The president of Ben Gurion University, Rivka Carmi, recently questioned the aims and tactics of the Zionist movement, Im Tirtzu, an extra-parliamentary movement that works to strengthen and advance the values of Zionism in Israel.
In her article, Carmi claimed that the movement “derides ‘exposing’ students to speakers and opinions that some might consider anti-Zionist and anti-Israeli,” and called for a country where “everyone’s opinion can be heard without fear.” Clearly, Im Tirtzu does not fall into Carmi’s category of “everyone.”
Carmi was quick enough to lash out against Im Tirtzu for protesting MK Haneen Zoabi’s appearance at the university’s “Who is an Israeli” conference, when protest is the definition of a healthy democracy. Why does MK Zoabi have the right to protest against the Jewish state (and to even participate in acts of violence against IDF soldiers), but others do not have the right to protest against her? Is that Carmi’s idea of democracy?
Ironically enough, it was the political science department in Carmi’s own university that was deemed unfit by the Council for Higher Education for being slanted to the radical left and was forced to implement major changes in order to make the department more pluralistic.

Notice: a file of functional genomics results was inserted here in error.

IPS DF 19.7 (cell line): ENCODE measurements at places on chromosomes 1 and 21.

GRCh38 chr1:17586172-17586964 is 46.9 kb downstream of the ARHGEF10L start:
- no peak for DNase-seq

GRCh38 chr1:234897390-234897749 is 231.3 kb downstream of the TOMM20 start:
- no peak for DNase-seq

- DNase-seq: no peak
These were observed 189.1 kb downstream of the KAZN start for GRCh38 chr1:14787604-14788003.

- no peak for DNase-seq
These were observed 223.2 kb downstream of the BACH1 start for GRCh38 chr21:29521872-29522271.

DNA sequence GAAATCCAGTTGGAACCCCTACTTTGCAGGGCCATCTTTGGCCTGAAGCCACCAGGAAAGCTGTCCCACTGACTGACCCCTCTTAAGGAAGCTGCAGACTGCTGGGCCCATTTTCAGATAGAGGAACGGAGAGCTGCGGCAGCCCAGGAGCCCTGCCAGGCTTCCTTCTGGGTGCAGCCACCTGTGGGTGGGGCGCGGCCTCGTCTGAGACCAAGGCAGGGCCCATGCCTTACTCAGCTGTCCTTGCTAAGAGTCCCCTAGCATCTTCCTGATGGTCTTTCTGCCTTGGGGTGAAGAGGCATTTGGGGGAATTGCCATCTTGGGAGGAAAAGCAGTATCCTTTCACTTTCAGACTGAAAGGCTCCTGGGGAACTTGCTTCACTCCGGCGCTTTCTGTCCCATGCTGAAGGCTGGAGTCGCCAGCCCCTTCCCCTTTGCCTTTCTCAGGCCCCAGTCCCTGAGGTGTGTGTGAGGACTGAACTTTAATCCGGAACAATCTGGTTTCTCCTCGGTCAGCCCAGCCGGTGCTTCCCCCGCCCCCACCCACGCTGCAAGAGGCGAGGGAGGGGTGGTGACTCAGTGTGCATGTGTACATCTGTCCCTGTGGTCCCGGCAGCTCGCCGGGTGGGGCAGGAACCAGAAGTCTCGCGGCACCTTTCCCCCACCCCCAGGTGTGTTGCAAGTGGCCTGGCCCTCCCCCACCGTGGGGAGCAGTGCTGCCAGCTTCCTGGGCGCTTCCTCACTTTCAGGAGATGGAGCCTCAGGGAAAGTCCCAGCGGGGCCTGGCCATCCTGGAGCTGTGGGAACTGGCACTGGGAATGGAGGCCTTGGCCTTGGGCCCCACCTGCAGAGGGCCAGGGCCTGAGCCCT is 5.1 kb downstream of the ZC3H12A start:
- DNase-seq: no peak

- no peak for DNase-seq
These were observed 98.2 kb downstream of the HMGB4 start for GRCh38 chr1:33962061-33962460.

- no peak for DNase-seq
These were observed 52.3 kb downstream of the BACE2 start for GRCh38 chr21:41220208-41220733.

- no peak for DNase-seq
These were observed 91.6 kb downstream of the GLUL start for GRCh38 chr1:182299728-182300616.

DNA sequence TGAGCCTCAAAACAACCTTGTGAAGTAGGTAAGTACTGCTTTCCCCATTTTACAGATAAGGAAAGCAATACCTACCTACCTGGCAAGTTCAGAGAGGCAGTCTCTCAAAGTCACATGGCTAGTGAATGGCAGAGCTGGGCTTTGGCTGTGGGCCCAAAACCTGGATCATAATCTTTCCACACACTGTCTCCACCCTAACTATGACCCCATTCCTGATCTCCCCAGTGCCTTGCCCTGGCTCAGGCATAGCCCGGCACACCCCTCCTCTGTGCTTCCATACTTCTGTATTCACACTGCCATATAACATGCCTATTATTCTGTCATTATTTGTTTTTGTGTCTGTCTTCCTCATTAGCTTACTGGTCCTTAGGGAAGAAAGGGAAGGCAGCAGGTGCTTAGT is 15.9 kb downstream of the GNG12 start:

Hypocrisy at its finest.
Im Tirtzu is a movement spearheaded by students; students who disagree with the values being taught by professors preaching the Boycott, Divestment, and Sanctions movement to their classes; students who disagree with the values of pro-terrorist rallies; students who disagree with the values being taught by MK Haneen Zoabi. While those views have a place within the academic world, it is critical that the other side is presented.
If students do not want MK Zoabi, someone who openly does not consider herself an Israeli, to appear at a “Who is an Israeli” conference, then they have the right to be heard. Just like each individual has the right to express his or her own view, others have the right to disagree and to speak out against them. That is the definition of democracy.
Carmi’s article, an ill attempt to stifle the Im Tirtzu movement under the guise of pluralism and free speech, perfectly illustrates the double standard and politicization of academia occurring in Israel. Free speech is a right granted to everyone, and not only to self proclaimed “human rights activists” and radicals who preach free speech, but only when it’s their own speech they want to be free.
As for Carmi’s question, “who has given them [Im Tirtzu] the mandate to decide who is an Israeli?” I ask: who has given her the mandate to decide who decides who is an Israeli?